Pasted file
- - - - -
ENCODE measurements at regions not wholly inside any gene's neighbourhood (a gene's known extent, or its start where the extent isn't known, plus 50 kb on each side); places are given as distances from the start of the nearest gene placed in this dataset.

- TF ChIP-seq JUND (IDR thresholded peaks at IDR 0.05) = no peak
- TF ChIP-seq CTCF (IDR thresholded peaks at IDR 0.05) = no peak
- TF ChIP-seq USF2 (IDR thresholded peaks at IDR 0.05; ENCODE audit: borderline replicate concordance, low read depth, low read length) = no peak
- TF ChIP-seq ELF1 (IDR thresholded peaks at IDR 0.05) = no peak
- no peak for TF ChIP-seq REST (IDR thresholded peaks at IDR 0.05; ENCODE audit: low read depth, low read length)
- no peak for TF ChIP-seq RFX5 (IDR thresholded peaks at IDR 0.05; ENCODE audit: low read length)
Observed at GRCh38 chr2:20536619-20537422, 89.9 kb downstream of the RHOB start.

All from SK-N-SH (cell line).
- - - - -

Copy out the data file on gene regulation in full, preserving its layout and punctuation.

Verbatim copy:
ENCODE measurements at regions not wholly inside any gene's neighbourhood (a gene's known extent, or its start where the extent isn't known, plus 50 kb on each side); places are given as distances from the start of the nearest gene placed in this dataset.

- TF ChIP-seq JUND (IDR thresholded peaks at IDR 0.05) = no peak
- TF ChIP-seq CTCF (IDR thresholded peaks at IDR 0.05) = no peak
- TF ChIP-seq USF2 (IDR thresholded peaks at IDR 0.05; ENCODE audit: borderline replicate concordance, low read depth, low read length) = no peak
- TF ChIP-seq ELF1 (IDR thresholded peaks at IDR 0.05) = no peak
- no peak for TF ChIP-seq REST (IDR thresholded peaks at IDR 0.05; ENCODE audit: low read depth, low read length)
- no peak for TF ChIP-seq RFX5 (IDR thresholded peaks at IDR 0.05; ENCODE audit: low read length)
Observed at GRCh38 chr2:20536619-20537422, 89.9 kb downstream of the RHOB start.

All from SK-N-SH (cell line).